On Tuesday, March 17th, 2020 I switched my thesis and forever changed the trajectory of my academic career. It was also St. Patrick’s Day. And the day before my 24th birthday.
Ain’t that just lovely, eh?
My dad had called the previous day, early in the afternoon. It had been a sunny, pleasant Monday. Back then, my living room was in a different arrangement and I had naïve hope.
People often use “naïve” as if it’s a bad thing, but naivety can allow for optimism even in dark times. Optimism and hope can be born from naivety and persist even when wiser. I’m thankful that I was naïve with hope in the face of a global pandemic. If I hadn’t been so blinded by optimism and hope for an ideal future, I would be back in my childhood home with my parents driving me up the wall. As much as I love my parents, and I love them a lot, I have discovered that not being home during the apocalypse is hard, but ultimately worth it.
Hi, I’m Shannon, and I have OCD. My pronouns are they/them and I’m in the second year of my Master’s in Sociology. I study Haunted Houses. For the foreseeable summer, I am living in Newfoundland and writing my thesis. Where will I be in one year? Five? Eh, who knows where anyone will be in five years? This is a worldwide epidemic – nothing will be the same and our global society will have to adapt. Not even the best-paid academics across the fields could tell you what the world will look like in a year, let alone a month.
So, as a sociologist, I decided from the start of COVID-19’s impact on Newfoundland and my everyday life to heed wisdom from my department. Through my two years in MUN’s sociology department, I have learned so much about capitalism, life, our global society, different cultures and research and theories. I have had the honour of meeting wonderful and brilliant academics, colleagues and peers. There have been so many fantastic life-changing experiences and opportunities in my grad student life. Now, it is finally time to use everything that my sociology degree has taught me to both A) survive an apocalypse and B) write my thesis. Thus, I embarked on my thesis-switching adventure with the help of a mantra my supervisor likes.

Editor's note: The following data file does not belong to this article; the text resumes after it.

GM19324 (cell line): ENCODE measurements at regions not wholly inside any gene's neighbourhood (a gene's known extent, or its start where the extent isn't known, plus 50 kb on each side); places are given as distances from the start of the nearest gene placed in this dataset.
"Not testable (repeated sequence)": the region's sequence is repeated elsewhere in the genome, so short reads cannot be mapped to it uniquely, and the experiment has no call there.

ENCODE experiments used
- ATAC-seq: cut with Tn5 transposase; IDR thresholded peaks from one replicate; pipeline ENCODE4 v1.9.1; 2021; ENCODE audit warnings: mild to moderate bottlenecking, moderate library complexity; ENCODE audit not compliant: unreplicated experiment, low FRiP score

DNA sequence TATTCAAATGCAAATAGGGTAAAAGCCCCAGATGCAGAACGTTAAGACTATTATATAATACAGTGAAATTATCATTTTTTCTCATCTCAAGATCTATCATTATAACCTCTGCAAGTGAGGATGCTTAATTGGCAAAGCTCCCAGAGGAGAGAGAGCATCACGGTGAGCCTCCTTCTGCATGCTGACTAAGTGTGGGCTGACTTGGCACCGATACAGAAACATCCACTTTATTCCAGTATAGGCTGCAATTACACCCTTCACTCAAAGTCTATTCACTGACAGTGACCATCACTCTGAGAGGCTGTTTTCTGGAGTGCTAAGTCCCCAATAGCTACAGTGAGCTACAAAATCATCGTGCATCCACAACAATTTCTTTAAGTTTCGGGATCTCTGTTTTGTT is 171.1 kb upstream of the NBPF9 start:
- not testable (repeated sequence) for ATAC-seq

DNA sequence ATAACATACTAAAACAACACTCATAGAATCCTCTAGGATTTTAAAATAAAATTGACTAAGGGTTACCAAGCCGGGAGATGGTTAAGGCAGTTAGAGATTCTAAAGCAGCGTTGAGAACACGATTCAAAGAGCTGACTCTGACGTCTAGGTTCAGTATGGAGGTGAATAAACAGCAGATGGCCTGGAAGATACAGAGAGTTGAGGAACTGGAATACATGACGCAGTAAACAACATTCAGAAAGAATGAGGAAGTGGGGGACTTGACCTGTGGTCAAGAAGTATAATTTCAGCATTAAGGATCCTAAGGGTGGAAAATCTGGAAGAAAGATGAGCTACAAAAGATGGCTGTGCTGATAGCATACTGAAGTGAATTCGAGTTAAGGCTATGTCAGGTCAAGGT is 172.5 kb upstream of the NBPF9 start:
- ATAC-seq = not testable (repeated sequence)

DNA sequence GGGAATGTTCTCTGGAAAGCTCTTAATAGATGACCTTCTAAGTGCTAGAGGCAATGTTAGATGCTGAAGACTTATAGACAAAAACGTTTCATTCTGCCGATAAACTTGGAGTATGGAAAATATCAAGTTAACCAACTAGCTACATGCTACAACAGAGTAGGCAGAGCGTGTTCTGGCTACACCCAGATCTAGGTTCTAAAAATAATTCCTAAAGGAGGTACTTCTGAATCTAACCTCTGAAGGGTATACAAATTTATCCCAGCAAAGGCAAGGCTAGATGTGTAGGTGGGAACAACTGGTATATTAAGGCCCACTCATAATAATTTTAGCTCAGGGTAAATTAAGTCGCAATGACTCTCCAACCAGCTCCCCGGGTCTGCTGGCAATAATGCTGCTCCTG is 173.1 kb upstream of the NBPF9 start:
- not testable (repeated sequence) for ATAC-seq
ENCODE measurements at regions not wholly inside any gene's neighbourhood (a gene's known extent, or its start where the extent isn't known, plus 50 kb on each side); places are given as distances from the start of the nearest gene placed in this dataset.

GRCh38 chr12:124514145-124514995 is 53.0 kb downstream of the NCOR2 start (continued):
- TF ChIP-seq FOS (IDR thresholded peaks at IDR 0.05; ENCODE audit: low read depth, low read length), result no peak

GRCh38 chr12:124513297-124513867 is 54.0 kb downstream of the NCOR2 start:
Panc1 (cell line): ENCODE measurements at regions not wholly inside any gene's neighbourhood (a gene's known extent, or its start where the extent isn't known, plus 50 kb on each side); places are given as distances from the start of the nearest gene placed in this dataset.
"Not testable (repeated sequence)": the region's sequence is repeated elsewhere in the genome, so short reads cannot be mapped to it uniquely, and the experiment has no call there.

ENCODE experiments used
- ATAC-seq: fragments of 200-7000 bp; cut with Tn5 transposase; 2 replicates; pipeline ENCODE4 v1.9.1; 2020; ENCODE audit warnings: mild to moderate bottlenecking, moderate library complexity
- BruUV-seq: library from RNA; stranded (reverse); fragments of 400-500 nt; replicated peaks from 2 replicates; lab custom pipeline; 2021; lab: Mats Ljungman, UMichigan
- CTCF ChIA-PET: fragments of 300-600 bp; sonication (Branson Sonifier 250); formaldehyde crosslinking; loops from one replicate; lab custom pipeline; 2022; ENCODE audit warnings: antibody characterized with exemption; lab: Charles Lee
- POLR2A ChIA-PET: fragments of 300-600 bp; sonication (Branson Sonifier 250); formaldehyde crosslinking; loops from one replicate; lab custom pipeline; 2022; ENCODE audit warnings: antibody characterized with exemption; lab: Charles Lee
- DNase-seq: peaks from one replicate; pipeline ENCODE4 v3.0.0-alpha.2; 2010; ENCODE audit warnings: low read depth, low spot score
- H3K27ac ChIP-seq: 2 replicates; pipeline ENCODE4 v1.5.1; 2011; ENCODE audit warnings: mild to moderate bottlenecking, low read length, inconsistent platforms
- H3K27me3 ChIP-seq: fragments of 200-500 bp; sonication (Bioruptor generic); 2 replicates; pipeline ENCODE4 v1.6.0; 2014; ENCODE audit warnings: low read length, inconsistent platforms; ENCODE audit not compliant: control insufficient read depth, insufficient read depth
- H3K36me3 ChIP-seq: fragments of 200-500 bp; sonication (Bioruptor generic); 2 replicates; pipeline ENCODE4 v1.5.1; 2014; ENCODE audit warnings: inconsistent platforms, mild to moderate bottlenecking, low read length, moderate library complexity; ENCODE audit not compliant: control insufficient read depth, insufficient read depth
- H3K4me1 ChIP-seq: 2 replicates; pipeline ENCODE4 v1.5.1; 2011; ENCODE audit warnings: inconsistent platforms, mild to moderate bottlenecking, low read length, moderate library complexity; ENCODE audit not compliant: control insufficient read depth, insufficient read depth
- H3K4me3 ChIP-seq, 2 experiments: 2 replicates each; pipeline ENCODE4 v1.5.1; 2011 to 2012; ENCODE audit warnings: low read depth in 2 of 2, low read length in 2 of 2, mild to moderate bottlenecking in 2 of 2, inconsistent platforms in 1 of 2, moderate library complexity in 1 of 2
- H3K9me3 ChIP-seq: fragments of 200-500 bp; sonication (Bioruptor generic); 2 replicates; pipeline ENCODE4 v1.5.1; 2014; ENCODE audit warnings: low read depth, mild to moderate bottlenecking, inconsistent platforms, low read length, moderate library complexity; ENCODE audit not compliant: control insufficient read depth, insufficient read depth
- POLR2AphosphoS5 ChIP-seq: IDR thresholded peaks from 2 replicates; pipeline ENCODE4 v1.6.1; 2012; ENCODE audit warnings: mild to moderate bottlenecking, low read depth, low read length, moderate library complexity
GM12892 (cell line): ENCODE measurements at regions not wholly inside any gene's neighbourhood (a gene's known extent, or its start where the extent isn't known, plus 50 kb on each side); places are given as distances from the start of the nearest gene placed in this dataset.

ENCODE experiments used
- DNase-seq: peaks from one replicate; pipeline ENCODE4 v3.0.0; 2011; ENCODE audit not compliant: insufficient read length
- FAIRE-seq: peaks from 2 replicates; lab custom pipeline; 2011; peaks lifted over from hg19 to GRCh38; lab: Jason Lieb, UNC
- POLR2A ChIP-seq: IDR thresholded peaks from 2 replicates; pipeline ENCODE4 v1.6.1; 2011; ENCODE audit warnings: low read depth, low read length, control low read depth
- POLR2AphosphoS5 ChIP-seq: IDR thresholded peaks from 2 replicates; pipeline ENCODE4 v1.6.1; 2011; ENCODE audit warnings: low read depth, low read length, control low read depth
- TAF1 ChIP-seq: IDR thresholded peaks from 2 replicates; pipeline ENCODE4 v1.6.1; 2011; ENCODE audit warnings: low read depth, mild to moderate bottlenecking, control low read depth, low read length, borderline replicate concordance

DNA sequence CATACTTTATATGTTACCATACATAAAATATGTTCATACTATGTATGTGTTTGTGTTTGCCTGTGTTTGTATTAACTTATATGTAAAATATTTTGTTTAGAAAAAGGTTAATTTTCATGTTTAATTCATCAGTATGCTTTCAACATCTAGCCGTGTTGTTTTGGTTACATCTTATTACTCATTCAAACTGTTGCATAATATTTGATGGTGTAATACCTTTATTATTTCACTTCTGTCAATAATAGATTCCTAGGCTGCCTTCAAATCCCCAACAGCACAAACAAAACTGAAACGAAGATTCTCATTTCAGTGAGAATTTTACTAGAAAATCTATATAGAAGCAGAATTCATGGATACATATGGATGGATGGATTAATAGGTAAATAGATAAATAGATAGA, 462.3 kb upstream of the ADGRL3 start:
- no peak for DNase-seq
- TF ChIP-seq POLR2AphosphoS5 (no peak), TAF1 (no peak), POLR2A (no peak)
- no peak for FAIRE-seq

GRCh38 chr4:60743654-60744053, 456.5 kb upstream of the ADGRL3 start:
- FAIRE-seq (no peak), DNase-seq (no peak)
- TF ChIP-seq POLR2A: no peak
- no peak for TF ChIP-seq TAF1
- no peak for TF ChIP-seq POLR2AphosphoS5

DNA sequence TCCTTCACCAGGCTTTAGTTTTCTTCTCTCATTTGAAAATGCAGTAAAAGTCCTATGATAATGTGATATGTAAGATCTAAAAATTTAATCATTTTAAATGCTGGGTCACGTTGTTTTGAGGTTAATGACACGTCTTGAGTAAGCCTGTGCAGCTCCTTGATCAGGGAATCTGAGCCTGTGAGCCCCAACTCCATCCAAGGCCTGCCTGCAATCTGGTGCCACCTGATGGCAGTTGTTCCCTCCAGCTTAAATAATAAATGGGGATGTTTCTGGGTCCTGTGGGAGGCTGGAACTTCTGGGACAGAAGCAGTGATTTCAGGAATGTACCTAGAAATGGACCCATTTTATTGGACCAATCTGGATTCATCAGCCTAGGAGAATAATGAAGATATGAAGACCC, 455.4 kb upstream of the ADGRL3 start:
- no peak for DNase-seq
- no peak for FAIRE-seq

Trust the process. It is a phrase which my supervisor learned from her mother, who’s a sociological Rockstar. Ordinarily, this is where I would insert an academic-y-sounding definition for what “trust the process” means and I would cite these two badass women of sociology properly… but this is a blog post, not my thesis. (Don’t worry, they are both cited at the bottom of the post – check ’em out!)
To me, trusting the process is all about having faith in the academic tradition of sociological training, doing rich qualitative research, and believing in your worth as an academic. I know this may not be the exact definition of the phrase, but that’s okay: I’m all about social constructions, so I don’t believe in anything having a “true” or “real” or “perfect” or “exact” definition. After all, everything’s socially constructed so why not socially construct definitions of potentially ambiguous phrases that best fit your understandings and needs. In my eyes, that means that when I say, “trust the process”, I really mean “I trust my thoughts and ideas”.